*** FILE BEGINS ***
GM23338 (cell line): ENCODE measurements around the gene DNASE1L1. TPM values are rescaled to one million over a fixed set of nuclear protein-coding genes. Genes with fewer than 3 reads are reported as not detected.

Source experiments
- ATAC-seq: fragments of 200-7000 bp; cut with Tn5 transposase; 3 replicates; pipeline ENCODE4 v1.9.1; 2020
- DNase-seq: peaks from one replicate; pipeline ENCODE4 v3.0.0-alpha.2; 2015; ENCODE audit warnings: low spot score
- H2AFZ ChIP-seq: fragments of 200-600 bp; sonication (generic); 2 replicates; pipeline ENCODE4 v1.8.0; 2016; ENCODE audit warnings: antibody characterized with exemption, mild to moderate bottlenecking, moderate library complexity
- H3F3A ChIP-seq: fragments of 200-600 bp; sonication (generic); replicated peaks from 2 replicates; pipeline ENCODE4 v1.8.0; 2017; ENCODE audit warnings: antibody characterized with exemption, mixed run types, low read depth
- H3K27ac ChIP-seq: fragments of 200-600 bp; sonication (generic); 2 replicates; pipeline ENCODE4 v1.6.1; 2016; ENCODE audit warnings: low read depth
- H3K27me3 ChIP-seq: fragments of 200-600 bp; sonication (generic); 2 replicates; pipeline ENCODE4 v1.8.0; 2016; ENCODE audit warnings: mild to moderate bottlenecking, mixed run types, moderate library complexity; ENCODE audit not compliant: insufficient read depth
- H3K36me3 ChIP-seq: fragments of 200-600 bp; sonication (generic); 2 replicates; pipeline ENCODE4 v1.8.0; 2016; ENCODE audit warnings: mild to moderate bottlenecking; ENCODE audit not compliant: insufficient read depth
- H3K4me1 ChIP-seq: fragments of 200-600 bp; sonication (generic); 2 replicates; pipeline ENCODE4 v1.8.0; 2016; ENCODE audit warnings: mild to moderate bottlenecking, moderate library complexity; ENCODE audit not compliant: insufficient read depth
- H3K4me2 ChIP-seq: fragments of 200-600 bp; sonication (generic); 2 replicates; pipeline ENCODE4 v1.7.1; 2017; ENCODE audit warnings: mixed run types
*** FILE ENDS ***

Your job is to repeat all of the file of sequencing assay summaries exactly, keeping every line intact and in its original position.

GM23338 (cell line): ENCODE measurements around the gene DNASE1L1. TPM values are rescaled to one million over a fixed set of nuclear protein-coding genes. Genes with fewer than 3 reads are reported as not detected.

Source experiments
- ATAC-seq: fragments of 200-7000 bp; cut with Tn5 transposase; 3 replicates; pipeline ENCODE4 v1.9.1; 2020
- DNase-seq: peaks from one replicate; pipeline ENCODE4 v3.0.0-alpha.2; 2015; ENCODE audit warnings: low spot score
- H2AFZ ChIP-seq: fragments of 200-600 bp; sonication (generic); 2 replicates; pipeline ENCODE4 v1.8.0; 2016; ENCODE audit warnings: antibody characterized with exemption, mild to moderate bottlenecking, moderate library complexity
- H3F3A ChIP-seq: fragments of 200-600 bp; sonication (generic); replicated peaks from 2 replicates; pipeline ENCODE4 v1.8.0; 2017; ENCODE audit warnings: antibody characterized with exemption, mixed run types, low read depth
- H3K27ac ChIP-seq: fragments of 200-600 bp; sonication (generic); 2 replicates; pipeline ENCODE4 v1.6.1; 2016; ENCODE audit warnings: low read depth
- H3K27me3 ChIP-seq: fragments of 200-600 bp; sonication (generic); 2 replicates; pipeline ENCODE4 v1.8.0; 2016; ENCODE audit warnings: mild to moderate bottlenecking, mixed run types, moderate library complexity; ENCODE audit not compliant: insufficient read depth
- H3K36me3 ChIP-seq: fragments of 200-600 bp; sonication (generic); 2 replicates; pipeline ENCODE4 v1.8.0; 2016; ENCODE audit warnings: mild to moderate bottlenecking; ENCODE audit not compliant: insufficient read depth
- H3K4me1 ChIP-seq: fragments of 200-600 bp; sonication (generic); 2 replicates; pipeline ENCODE4 v1.8.0; 2016; ENCODE audit warnings: mild to moderate bottlenecking, moderate library complexity; ENCODE audit not compliant: insufficient read depth
- H3K4me2 ChIP-seq: fragments of 200-600 bp; sonication (generic); 2 replicates; pipeline ENCODE4 v1.7.1; 2017; ENCODE audit warnings: mixed run types